Khan KM, Scott A. Mechanotherapy: how physical therapists’ prescription of exercise promotes tissue repair. Br J Sports Med 2009; 43: 247-52.

Kon, Elizaveta; Filardo, Giuseppe; Drobnic, Matej; Madry, Henning; Jelic, Mislav; van Dijk, Niek; Della Villa, Stefano. Non-surgical management of early knee osteoarthritis. Knee Surgery, Sports Traumatology, Arthroscopy 20. 3 (Mar 2012): 436-49.

Mayo Clinic Staff.  Cortisone Injections.  http://www.mayoclinic.com/health/cortisone-shots/MY00268

Mcgarry, James G; Daruwalla, Zubin J. The efficacy, accuracy and complications of corticosteroid injections of the knee joint. Knee Surgery, Sports Traumatology, Arthroscopy 19. 10 (Oct 2011): 1649-54.

Peterson, Cynthia; Hodler, Juerg.  Adverse events from diagnostic and therapeutic joint injections: a literature review. Skeletal Radiology 40. 1 (Jan 2011): 5-12.

Roh, Young Hak; Yi, Seung Rim; Noh, Jung Ho; Lee, Sung Yup; Oh, Joo Han; Gong, Hyun Sik; Baek, Goo Hyun. Intra-articular corticosteroid injection in diabetic patients with adhesive capsulitis: a randomized controlled trial. Knee Surgery, Sports Traumatology, Arthroscopy 20. 10 (Oct 2012): 1943-8.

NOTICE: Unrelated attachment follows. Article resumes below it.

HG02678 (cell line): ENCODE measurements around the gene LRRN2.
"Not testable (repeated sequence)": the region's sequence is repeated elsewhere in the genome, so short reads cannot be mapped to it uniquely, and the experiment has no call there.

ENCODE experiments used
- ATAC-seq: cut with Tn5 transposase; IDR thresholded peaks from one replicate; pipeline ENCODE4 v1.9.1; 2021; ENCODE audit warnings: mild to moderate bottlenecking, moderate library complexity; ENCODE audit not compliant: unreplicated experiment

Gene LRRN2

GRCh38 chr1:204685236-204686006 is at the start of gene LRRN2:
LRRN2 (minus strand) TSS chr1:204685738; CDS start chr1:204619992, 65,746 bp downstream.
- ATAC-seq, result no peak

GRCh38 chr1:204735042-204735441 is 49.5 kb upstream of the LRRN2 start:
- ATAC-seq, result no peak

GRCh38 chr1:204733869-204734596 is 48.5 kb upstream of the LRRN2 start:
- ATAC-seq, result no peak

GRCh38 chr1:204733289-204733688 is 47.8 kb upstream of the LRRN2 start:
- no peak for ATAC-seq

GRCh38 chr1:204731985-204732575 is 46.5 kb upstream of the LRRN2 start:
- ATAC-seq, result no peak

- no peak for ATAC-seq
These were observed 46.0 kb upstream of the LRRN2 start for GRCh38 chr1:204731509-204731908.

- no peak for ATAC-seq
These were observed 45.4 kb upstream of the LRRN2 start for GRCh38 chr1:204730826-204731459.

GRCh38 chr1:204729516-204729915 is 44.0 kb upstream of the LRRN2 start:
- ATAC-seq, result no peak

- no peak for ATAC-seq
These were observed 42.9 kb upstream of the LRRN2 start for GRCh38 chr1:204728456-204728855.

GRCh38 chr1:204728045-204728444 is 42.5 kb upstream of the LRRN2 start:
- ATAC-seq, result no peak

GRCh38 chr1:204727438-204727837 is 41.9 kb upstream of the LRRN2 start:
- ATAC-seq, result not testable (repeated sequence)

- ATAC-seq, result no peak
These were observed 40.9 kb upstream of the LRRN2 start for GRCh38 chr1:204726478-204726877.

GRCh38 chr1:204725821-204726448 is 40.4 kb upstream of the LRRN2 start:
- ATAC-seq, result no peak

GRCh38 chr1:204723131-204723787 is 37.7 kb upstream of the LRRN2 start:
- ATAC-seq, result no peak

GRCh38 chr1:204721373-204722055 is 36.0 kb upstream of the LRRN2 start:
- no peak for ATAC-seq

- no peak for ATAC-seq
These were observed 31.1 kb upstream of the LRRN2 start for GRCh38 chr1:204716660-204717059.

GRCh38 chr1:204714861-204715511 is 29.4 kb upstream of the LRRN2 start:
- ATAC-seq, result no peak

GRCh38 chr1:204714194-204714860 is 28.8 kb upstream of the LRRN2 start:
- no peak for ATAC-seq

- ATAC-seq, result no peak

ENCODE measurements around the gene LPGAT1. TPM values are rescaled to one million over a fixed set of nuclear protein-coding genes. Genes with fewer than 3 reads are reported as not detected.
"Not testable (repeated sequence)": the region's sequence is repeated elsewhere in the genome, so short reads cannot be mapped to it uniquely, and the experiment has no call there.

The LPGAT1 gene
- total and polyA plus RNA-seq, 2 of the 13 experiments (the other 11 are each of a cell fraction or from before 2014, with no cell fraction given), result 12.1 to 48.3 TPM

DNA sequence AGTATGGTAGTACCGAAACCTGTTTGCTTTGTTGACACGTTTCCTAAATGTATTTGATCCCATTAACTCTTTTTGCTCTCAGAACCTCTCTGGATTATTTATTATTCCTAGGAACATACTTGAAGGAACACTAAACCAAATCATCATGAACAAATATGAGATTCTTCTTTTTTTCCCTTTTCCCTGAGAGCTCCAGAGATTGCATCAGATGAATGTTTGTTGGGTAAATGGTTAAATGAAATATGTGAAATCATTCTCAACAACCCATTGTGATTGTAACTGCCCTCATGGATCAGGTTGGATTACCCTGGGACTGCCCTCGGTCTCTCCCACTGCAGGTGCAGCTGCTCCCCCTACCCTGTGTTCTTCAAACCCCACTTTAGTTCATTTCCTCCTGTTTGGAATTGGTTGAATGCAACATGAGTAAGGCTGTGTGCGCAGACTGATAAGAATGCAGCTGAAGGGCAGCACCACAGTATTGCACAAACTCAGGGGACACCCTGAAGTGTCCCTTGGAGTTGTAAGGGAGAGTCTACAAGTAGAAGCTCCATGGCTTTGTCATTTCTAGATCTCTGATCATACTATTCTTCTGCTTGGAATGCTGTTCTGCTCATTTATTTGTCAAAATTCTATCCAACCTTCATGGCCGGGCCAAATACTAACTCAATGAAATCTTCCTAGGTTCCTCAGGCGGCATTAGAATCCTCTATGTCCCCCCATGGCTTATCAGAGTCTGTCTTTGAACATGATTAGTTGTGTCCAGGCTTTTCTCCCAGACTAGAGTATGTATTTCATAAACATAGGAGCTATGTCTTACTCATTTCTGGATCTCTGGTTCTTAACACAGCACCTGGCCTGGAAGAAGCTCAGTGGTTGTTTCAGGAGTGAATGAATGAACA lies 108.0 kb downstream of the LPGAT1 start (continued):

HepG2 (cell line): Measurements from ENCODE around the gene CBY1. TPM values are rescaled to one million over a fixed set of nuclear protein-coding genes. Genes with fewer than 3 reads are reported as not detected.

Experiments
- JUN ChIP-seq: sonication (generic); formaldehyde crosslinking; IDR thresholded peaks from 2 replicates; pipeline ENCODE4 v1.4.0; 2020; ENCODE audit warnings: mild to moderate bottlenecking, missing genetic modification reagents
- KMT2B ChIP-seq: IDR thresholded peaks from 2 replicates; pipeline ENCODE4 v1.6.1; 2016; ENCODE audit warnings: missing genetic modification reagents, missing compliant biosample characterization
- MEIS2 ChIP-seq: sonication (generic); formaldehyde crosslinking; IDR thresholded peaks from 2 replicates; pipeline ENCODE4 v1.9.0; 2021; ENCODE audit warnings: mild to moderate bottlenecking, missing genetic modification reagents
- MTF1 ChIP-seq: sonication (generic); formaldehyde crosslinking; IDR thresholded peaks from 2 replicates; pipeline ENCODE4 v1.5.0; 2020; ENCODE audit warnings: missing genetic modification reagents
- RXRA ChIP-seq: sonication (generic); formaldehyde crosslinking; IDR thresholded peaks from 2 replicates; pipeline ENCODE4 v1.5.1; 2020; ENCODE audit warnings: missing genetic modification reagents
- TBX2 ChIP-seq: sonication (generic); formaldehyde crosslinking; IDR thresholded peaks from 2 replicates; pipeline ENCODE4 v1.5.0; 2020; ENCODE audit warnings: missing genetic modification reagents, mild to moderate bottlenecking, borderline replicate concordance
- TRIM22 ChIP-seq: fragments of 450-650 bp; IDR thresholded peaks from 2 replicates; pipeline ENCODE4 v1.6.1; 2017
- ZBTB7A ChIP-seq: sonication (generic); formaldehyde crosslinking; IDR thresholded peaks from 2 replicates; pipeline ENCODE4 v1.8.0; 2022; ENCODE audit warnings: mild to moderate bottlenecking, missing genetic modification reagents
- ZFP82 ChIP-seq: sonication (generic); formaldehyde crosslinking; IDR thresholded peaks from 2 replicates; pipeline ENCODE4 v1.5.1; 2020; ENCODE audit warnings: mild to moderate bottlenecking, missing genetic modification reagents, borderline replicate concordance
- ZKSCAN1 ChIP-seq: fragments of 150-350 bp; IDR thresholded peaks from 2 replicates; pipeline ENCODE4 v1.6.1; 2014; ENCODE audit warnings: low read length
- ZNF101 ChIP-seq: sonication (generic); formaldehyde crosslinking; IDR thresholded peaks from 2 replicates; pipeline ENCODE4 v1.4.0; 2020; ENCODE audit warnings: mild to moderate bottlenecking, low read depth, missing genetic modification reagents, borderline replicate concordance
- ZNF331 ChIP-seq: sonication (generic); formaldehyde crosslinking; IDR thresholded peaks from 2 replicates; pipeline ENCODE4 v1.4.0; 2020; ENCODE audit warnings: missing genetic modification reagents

Scott, Alexander; Khan, Karim M.  Corticosteroids: short-term gain for long-term pain?  The Lancet 376. 9754 (Nov 20-Nov 26, 2010): 1714-5.

Van Thiel, Geoffrey S.; Chahal, Jaskarndip; Mall, Nathan; Heard, Wendell; Jordan, Mark A.; Nho, Shane J. Hip and Pelvic Injections. Operative Techniques in Sports Medicine 20. 2 (2012): 142-153.

Wysocki, Robert W.; Biswas, Debdut; Bayne, Christopher O. Injection Therapy in the Management of Musculoskeletal Injuries: Hand and Wrist. Operative Techniques in Sports Medicine 20. 2 (2012): 132-141.


Footnotes
  1. Grumet, Robert and Rubin, Benjamin. Injection Therapies in the Management of Shoulder Injuries.  Oper Tech Sports Med 20:114-123. [] [] [] []
  2. Wysocki, Robert W.; Biswas, Debdut; Bayne, Christopher O. Injection Therapy in the Management of Musculoskeletal Injuries: Hand and Wrist. Operative Techniques in Sports Medicine 20. 2 (2012): 132-141. [] [] [] []
  3. Fedorczyk, Jane M. Tendinopathies of the Elbow, Wrist, and Hand: Histopathology and Clinical Considerations. Journal of Hand Therapy 25. 2 (Apr-Jun 2012): 191-200. [] []
  4. Khan KM, Scott A. Mechanotherapy: how physical therapists’ prescription of exercise promotes tissue repair. Br J Sports Med 2009; 43: 247-52. [] []
  5. Kon, Elizaveta; Filardo, Giuseppe; Drobnic, Matej; Madry, Henning; Jelic, Mislav; van Dijk, Niek; Della Villa, Stefano. Non-surgical management of early knee osteoarthritis. Knee Surgery, Sports Traumatology, Arthroscopy 20. 3 (Mar 2012): 436-49. [] []